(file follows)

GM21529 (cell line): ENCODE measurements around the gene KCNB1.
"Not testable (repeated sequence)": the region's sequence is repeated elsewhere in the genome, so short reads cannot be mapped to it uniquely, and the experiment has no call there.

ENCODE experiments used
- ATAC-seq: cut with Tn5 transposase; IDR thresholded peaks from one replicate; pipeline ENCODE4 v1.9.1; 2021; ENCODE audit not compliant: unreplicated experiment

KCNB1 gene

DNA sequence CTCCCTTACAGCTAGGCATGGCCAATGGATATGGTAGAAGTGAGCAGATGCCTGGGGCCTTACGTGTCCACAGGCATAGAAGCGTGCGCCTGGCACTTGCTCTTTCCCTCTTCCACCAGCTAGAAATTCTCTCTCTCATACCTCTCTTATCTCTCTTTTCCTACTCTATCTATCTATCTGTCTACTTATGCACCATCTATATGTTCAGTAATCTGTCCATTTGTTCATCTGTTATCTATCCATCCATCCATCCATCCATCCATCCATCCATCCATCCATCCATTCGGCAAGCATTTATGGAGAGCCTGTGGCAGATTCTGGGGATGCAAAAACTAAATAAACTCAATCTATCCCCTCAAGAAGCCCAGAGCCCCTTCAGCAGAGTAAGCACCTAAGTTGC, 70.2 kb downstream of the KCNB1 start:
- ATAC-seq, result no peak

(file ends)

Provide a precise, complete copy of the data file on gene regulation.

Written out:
GM21529 (cell line): ENCODE measurements around the gene KCNB1.
"Not testable (repeated sequence)": the region's sequence is repeated elsewhere in the genome, so short reads cannot be mapped to it uniquely, and the experiment has no call there.

ENCODE experiments used
- ATAC-seq: cut with Tn5 transposase; IDR thresholded peaks from one replicate; pipeline ENCODE4 v1.9.1; 2021; ENCODE audit not compliant: unreplicated experiment

KCNB1 gene

DNA sequence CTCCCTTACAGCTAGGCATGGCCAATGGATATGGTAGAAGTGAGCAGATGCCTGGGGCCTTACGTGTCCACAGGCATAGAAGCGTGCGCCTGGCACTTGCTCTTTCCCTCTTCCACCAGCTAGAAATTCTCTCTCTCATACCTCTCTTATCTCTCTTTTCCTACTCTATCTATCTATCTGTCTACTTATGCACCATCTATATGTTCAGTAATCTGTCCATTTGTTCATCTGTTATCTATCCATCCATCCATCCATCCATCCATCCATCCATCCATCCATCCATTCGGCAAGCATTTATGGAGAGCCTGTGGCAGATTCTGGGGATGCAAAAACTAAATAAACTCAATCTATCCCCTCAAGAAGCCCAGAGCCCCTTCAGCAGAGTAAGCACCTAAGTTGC, 70.2 kb downstream of the KCNB1 start:
- ATAC-seq, result no peak